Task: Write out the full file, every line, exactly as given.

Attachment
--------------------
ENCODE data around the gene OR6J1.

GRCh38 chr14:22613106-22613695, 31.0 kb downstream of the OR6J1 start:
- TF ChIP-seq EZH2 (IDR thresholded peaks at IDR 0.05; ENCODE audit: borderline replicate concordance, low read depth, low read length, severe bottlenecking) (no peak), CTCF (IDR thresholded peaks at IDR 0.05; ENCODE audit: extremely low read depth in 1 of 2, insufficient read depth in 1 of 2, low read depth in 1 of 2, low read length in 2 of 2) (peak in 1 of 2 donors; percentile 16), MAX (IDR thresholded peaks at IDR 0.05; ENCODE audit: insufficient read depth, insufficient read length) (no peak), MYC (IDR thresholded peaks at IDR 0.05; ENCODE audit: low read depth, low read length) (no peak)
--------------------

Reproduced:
ENCODE data around the gene OR6J1.

GRCh38 chr14:22613106-22613695, 31.0 kb downstream of the OR6J1 start:
- TF ChIP-seq EZH2 (IDR thresholded peaks at IDR 0.05; ENCODE audit: borderline replicate concordance, low read depth, low read length, severe bottlenecking) (no peak), CTCF (IDR thresholded peaks at IDR 0.05; ENCODE audit: extremely low read depth in 1 of 2, insufficient read depth in 1 of 2, low read depth in 1 of 2, low read length in 2 of 2) (peak in 1 of 2 donors; percentile 16), MAX (IDR thresholded peaks at IDR 0.05; ENCODE audit: insufficient read depth, insufficient read length) (no peak), MYC (IDR thresholded peaks at IDR 0.05; ENCODE audit: low read depth, low read length) (no peak)